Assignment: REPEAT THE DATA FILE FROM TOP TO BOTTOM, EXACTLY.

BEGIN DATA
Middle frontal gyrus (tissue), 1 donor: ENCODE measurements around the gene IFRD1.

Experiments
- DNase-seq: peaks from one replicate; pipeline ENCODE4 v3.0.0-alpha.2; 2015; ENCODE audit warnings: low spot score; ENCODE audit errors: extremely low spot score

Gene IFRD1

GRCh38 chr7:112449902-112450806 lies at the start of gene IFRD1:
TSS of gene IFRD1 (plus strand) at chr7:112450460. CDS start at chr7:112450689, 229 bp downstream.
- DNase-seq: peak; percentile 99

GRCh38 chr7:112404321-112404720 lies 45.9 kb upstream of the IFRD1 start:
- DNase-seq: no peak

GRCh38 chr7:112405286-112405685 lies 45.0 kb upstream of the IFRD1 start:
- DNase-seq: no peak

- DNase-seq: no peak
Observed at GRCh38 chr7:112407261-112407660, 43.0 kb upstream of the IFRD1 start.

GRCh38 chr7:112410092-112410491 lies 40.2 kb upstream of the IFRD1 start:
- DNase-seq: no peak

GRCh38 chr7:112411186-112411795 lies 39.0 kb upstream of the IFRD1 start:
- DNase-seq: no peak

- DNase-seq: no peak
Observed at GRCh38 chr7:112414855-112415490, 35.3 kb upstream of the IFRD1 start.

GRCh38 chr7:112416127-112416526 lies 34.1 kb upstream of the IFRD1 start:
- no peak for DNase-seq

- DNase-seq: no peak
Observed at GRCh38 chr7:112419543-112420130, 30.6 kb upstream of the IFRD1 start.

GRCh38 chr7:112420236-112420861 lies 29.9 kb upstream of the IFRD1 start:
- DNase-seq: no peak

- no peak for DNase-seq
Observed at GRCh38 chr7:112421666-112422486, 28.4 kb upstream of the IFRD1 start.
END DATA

Middle frontal gyrus (tissue), 1 donor: ENCODE measurements around the gene IFRD1.

Experiments
- DNase-seq: peaks from one replicate; pipeline ENCODE4 v3.0.0-alpha.2; 2015; ENCODE audit warnings: low spot score; ENCODE audit errors: extremely low spot score

Gene IFRD1

GRCh38 chr7:112449902-112450806 lies at the start of gene IFRD1:
TSS of gene IFRD1 (plus strand) at chr7:112450460. CDS start at chr7:112450689, 229 bp downstream.
- DNase-seq: peak; percentile 99

GRCh38 chr7:112404321-112404720 lies 45.9 kb upstream of the IFRD1 start:
- DNase-seq: no peak

GRCh38 chr7:112405286-112405685 lies 45.0 kb upstream of the IFRD1 start:
- DNase-seq: no peak

- DNase-seq: no peak
Observed at GRCh38 chr7:112407261-112407660, 43.0 kb upstream of the IFRD1 start.

GRCh38 chr7:112410092-112410491 lies 40.2 kb upstream of the IFRD1 start:
- DNase-seq: no peak

GRCh38 chr7:112411186-112411795 lies 39.0 kb upstream of the IFRD1 start:
- DNase-seq: no peak

- DNase-seq: no peak
Observed at GRCh38 chr7:112414855-112415490, 35.3 kb upstream of the IFRD1 start.

GRCh38 chr7:112416127-112416526 lies 34.1 kb upstream of the IFRD1 start:
- no peak for DNase-seq

- DNase-seq: no peak
Observed at GRCh38 chr7:112419543-112420130, 30.6 kb upstream of the IFRD1 start.

GRCh38 chr7:112420236-112420861 lies 29.9 kb upstream of the IFRD1 start:
- DNase-seq: no peak

- no peak for DNase-seq
Observed at GRCh38 chr7:112421666-112422486, 28.4 kb upstream of the IFRD1 start.